Conformational states during vinculin unlocking differentially regulate focal adhesion properties.Chorev, D.S., Volberg, T., Livne, A., Eisenstein, M., Martins, B., Kam, Z., Jockusch, B.M., Medalia, O., Sharon, M., Geiger, B.
(2018) Sci Rep 8: 2693-2693
- PubMed: 29426917
- DOI: 10.1038/s41598-018-21006-8
- Primary Citation of Related Structures:
- PubMed Abstract:
Focal adhesions (FAs) are multi-protein complexes that connect the actin cytoskeleton to the extracellular matrix, via integrin receptors. The growth, stability and adhesive functionality of these structures are tightly regulated by mechanical stress ...
Focal adhesions (FAs) are multi-protein complexes that connect the actin cytoskeleton to the extracellular matrix, via integrin receptors. The growth, stability and adhesive functionality of these structures are tightly regulated by mechanical stress, yet, despite the extensive characterization of the integrin adhesome, the detailed molecular mechanisms underlying FA mechanosensitivity are still unclear. Besides talin, another key candidate for regulating FA-associated mechanosensing, is vinculin, a prominent FA component, which possesses either closed ("auto-inhibited") or open ("active") conformation. A direct experimental demonstration, however, of the conformational transition between the two states is still absent. In this study, we combined multiple structural and biological approaches to probe the transition from the auto-inhibited to the active conformation, and determine its effects on FA structure and dynamics. We further show that the transition from a closed to an open conformation requires two sequential steps that can differentially regulate FA growth and stability.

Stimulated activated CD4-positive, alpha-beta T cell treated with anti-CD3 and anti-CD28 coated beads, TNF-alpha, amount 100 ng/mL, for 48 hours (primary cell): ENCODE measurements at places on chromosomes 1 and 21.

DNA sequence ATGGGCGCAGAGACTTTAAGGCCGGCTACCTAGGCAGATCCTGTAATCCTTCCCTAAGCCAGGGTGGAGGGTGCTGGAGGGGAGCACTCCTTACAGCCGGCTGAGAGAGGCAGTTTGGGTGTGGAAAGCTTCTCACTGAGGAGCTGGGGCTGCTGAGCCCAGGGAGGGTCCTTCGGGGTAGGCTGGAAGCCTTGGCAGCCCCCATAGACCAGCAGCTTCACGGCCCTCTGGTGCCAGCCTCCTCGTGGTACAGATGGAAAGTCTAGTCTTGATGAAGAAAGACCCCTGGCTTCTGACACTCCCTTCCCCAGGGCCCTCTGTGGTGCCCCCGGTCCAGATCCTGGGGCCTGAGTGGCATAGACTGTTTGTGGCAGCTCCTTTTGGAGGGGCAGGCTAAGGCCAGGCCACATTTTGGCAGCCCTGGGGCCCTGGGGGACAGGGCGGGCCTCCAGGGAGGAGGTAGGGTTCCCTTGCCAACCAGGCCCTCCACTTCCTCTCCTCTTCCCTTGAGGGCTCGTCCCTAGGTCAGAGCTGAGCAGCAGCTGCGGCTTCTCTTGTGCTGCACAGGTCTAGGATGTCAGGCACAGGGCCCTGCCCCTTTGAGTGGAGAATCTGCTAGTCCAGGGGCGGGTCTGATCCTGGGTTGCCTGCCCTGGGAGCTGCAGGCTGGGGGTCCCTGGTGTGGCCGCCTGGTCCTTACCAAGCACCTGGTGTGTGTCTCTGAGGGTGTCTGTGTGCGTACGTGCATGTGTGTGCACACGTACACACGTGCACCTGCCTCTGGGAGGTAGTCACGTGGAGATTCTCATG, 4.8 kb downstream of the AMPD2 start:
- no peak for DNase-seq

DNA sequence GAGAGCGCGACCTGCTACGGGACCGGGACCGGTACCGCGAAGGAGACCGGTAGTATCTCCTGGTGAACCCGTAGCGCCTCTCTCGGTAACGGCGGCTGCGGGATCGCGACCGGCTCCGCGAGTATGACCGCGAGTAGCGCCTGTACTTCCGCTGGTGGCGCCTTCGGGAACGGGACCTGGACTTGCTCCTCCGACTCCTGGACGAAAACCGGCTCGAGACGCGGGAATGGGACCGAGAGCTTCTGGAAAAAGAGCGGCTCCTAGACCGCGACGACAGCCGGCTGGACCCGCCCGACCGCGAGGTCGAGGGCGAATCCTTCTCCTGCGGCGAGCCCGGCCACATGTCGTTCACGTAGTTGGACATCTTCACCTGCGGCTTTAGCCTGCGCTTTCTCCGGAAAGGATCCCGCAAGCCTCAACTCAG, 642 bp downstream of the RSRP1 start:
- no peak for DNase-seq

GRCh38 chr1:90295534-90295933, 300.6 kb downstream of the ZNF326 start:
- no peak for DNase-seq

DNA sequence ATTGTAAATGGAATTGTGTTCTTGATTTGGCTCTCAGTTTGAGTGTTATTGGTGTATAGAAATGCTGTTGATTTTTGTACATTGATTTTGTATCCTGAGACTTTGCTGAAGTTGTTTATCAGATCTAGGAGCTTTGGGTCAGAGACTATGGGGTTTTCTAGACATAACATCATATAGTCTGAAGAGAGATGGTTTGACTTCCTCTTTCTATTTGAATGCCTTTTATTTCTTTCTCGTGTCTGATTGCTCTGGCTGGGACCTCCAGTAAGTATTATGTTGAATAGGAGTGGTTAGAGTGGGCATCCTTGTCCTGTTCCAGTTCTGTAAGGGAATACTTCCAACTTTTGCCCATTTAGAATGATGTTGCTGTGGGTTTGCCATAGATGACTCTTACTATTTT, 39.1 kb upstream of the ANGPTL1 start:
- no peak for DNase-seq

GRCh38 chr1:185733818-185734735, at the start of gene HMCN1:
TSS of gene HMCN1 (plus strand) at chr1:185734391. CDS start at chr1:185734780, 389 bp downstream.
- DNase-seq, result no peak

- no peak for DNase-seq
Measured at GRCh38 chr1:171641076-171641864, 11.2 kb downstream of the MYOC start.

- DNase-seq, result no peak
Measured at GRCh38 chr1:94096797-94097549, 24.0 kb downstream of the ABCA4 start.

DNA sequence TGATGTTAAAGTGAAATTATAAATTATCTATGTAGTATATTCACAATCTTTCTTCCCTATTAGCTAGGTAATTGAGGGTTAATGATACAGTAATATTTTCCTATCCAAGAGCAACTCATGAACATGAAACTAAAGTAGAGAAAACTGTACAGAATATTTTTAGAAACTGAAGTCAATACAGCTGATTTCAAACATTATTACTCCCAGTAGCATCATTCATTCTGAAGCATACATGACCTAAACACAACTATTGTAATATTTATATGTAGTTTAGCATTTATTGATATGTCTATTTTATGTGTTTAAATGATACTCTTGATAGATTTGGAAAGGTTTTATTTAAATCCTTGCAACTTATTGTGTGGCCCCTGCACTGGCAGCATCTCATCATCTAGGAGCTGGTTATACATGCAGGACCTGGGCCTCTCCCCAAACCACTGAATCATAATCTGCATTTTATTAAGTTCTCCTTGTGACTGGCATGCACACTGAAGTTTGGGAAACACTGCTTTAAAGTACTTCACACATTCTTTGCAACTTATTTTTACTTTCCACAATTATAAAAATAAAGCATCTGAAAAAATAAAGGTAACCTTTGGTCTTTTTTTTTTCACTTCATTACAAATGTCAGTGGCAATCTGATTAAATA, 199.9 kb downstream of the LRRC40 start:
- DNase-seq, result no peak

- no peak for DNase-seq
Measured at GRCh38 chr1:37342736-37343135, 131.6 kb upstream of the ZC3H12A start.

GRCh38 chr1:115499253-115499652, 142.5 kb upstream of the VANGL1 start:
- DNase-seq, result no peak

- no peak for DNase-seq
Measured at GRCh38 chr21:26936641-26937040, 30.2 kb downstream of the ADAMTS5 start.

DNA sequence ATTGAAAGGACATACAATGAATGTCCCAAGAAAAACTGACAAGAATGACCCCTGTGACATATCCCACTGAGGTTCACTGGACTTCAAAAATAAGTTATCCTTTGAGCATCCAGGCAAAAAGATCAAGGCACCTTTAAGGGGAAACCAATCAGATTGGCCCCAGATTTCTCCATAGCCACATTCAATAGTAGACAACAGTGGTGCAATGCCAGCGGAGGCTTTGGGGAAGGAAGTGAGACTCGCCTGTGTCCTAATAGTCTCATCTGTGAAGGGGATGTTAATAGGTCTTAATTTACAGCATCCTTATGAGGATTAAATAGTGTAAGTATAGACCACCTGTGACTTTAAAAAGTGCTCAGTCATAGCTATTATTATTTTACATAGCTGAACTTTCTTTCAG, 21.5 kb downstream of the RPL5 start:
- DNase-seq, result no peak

Department of Molecular Cell Biology, Weizmann Institute of Science, Rehovot, 7610001, Israel.